The typical range for a high frequency low temperature transducer is 150 mw to 300 mW. ##EQU1##
The range established for the H.F. transducer 18 at low temperatures deals with most metal systems used in the bond pads of semiconductors. Tests performed using the mentioned range include Pure Al; Al, 2% Cu; Al, 1% Si, 0.5% Cu; and Pd as bond pad metallizations (see Tables).
Another important factor controlling US power output is the impedance of transducer 18, which is a critical factor when working with H.F. US transducers. H.F. US transducers are preferably operated at 18 Ohms +/-5 Ohms impedance when installed in a bondhead assembly.
The mash force, also denominated as clamping force, provides the conditions for proper energy transfer to the interface of the materials being bonded together. This energy will be in the form of heat (thermosonic process), ultrasonic vibration and pressure.
It is a well known phenomenon that when the mash force is exceeded, the ultrasonic vibration is damped to where it can no longer perform its function. In order to determine and optimize this parameter, experiments must be carefully designed and monitored.
High frequency bonding is more susceptible to mash force than low frequency bonding. Therefore, special attention should be given to this parameter. It is also important to mention that different metallization systems will require different mash force values.
Temperature has been the dominant factor that determines the degree of alloying taking place during bonding. It is well documented that when temperatures fall below 250° C. with low frequency US, the formation of intermetallic compounds is drastically reduced, and if temperature drops below 200° C., intermetallics nearly stop forming. Only a mechanical interlocking of molecules keeping the bond structure together then occurs.
The advantage of H.F. US bonding resides in its ability to form intermetallic compounds within a broader range of temperatures, and the high degree of reaction seen with some metal systems; especially Al, 2% Cu (historically one of the most difficult metal systems to work with).
The low temperature H.F. (114 kHZ preferred) process can allow full intermetallic formation of Au-Al compounds at temperatures near 100° C. This process allows manufacturing of heat sensitive devices with better yields.
The use of high temperatures (>200° C.) with high frequencies provides a faster intermetallic reaction. This property can be used to optimize existing processes and to improve productivity without sacrificing quality.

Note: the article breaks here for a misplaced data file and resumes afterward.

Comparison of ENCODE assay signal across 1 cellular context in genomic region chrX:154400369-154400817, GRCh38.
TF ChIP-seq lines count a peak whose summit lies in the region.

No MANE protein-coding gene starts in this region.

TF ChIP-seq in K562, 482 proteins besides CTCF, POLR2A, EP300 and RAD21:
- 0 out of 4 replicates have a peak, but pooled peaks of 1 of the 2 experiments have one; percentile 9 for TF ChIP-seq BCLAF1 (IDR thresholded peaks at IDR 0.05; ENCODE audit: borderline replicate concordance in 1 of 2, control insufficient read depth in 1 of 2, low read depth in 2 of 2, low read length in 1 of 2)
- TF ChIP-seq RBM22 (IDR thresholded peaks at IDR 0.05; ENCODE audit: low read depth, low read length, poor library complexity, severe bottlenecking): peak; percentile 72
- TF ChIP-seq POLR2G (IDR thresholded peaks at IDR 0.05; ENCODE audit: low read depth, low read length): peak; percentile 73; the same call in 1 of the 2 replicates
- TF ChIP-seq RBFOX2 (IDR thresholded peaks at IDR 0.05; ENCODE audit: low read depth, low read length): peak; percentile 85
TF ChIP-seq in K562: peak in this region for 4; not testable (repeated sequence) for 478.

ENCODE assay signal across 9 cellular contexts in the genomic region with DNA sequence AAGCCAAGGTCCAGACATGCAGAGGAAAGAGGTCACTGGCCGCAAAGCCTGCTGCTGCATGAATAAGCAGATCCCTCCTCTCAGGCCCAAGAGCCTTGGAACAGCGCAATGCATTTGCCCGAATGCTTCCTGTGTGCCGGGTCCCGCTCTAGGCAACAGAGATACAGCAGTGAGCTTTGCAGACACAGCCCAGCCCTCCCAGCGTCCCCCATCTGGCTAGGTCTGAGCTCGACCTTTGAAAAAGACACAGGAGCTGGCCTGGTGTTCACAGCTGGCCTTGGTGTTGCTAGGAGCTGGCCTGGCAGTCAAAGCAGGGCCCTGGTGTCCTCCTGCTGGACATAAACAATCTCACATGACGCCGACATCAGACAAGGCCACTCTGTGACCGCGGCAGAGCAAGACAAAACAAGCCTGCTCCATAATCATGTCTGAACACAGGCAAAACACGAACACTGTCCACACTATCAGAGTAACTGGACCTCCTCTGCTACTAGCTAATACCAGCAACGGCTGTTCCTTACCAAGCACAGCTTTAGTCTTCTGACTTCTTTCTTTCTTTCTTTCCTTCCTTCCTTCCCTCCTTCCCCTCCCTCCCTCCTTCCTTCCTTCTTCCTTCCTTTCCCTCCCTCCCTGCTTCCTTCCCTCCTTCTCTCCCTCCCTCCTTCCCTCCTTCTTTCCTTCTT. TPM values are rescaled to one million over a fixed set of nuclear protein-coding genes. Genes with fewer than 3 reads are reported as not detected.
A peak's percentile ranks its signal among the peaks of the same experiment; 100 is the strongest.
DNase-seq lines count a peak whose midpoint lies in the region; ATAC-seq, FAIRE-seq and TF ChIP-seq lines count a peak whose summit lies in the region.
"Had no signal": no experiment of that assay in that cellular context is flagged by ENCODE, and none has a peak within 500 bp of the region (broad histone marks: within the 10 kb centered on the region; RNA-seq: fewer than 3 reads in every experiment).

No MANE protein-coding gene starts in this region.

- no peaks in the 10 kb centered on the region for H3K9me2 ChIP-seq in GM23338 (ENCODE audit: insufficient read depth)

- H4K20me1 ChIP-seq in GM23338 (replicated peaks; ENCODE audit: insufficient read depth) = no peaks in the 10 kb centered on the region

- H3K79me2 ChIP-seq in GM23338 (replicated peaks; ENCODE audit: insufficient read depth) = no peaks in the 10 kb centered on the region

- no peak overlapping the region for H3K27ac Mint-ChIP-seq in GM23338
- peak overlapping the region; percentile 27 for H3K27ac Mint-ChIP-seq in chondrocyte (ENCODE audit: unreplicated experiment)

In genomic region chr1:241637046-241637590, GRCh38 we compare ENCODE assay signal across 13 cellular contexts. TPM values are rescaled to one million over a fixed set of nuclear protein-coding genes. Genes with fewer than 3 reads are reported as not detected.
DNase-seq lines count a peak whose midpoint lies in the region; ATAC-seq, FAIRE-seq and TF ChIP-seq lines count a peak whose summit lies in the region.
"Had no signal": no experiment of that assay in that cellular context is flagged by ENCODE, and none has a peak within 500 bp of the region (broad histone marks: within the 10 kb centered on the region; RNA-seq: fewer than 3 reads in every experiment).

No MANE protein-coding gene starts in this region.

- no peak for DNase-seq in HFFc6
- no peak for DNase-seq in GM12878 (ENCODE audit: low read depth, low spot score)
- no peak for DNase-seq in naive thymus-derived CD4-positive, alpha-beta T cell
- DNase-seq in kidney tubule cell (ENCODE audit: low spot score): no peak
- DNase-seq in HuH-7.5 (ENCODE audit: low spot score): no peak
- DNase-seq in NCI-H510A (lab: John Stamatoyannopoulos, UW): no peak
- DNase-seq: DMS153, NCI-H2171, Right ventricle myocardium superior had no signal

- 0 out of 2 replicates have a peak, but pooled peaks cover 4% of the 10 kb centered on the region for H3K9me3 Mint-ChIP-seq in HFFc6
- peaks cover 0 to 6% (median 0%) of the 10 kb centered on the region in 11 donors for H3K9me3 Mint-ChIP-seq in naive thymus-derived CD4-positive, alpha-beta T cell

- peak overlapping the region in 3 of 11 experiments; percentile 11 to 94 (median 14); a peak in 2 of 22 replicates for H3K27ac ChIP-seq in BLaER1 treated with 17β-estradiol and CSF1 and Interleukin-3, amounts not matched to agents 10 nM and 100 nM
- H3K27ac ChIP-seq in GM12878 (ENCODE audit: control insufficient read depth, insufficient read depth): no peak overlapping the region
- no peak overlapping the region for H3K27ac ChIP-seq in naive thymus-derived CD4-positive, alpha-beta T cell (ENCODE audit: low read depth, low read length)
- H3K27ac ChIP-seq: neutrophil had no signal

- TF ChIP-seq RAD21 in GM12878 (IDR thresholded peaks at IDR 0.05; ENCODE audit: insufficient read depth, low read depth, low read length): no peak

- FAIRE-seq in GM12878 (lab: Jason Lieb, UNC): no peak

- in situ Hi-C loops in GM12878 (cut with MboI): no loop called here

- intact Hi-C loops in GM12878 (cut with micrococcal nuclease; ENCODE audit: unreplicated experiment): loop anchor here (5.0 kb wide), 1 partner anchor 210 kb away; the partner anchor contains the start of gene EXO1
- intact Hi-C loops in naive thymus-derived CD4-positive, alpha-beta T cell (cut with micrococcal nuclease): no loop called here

This parameter controls how long the bonding energy is applied and it is normally expressed in milliseconds. FIG. 4 qualitatively illustrates the relationship between US frequency and bonding time. For low temperature H.F. bonding, the range of time does not differ from the one used for higher temperature low frequency processes. But when high temperature and high frequency are used together, then the range changes toward shorter times, allowing in some cases the possibility of bonding below 1.0 milliseconds and still achieving full intermetallic formation. Optimum bonds have been formed at 300° C. with only 0.5 milliseconds bond time.
The data collected from different experiments are summarized in Tables 1-5. These data include bond parameters, shear force and intermetallic reaction and coverage.
The bond parameters are expressed using generic terminology (grams, volts, milliseconds). The bonding modes (I-Mode, Servo Mode) available in the Abacus III bonder do make a significant impact in the quality of bond; because of this, a separate column will be added to the table of results.
The data from Tables 1-3 represent a summary of 175° C. bonding experiments; experiments were also carried out at 300° C. bonding temperature for the same materials. The results from these experiments do not differ from the conventional low frequency high temperature bonding. The major change occurs with time and intermetallic reaction. When the time factor is reduced by at least 25% or more, the formation of intermetallics is faster and yet complete.
If H.F. is to be applied to conventional processes (high temperature), Table 4 could provide a starting point for an optimized set of parameters.
The two bonding modes available in the Abacus III deserve special attention due to their impact on H.F. low temperature bonding.
I-Mode and Servo Mode show differences when compared; Table 5 summarizes the data from these evaluations.
It is concluded that faster bond cycles can be obtained at 300° C. bond temperature with equal or even better quality, implying that H.F. low temperature bonding is possible without any sacrifice in existing production rates.